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This series includes objects of incredibly small monetary value like molded plastic packaging, empty bottles for air travel, and cheap children’s toys. They are utterly disposable, but in their way beautiful and rich with symbolism. Each is a simulation of another thing, a stereotype, a representation that carries with it flaws and markers of ideology; as well, the material which, cheap and of often poor production, possesses it’s own sculptural beauty. Yet, these objects of mass production are unique only in their flaws. I am interested in the contradictions I see inherent in these things, but also in exploring the boundary of simulation. Does a toy gun or plastic tree always evoke the real thing even in the face of obvious artifice.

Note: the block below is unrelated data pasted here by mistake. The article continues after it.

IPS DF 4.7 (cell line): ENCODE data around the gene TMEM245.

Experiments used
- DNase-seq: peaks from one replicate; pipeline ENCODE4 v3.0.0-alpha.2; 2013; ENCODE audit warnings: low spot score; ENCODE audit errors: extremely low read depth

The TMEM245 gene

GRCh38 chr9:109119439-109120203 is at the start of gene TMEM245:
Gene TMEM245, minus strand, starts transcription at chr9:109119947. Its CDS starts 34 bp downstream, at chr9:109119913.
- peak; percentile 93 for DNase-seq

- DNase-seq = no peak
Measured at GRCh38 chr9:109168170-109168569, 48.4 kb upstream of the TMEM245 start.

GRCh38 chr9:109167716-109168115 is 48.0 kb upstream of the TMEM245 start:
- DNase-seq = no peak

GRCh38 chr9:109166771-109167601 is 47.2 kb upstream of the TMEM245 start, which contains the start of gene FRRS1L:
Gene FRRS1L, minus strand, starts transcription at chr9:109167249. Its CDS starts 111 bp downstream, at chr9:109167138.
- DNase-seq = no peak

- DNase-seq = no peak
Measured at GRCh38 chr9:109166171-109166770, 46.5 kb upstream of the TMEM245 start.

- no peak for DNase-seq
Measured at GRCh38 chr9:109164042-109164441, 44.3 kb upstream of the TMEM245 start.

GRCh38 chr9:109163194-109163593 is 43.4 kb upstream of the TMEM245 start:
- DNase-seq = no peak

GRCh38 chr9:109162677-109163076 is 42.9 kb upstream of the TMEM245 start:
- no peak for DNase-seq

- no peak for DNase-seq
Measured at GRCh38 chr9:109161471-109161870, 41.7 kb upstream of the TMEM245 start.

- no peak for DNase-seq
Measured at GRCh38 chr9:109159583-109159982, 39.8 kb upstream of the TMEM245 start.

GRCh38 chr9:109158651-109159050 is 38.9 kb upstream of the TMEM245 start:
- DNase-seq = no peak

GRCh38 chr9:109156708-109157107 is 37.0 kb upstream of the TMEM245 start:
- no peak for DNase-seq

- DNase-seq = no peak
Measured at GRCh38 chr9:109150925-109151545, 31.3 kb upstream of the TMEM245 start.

Toys and Oddities
The United States of America is home to the world’s largest tree (sequoia), the tallest tree (redwood), and the oldest tree (bristlecone); it is a nation of trees. From remote landscapes to front yards trees are a seminal subject for photography, a subject in which light, design, and theme may be explored.
A wind has blown the rain away and the leaves and the sky and the trees stand: the trees stand. The trees, suddenly wait against the moon’s face.
E. E. Cummings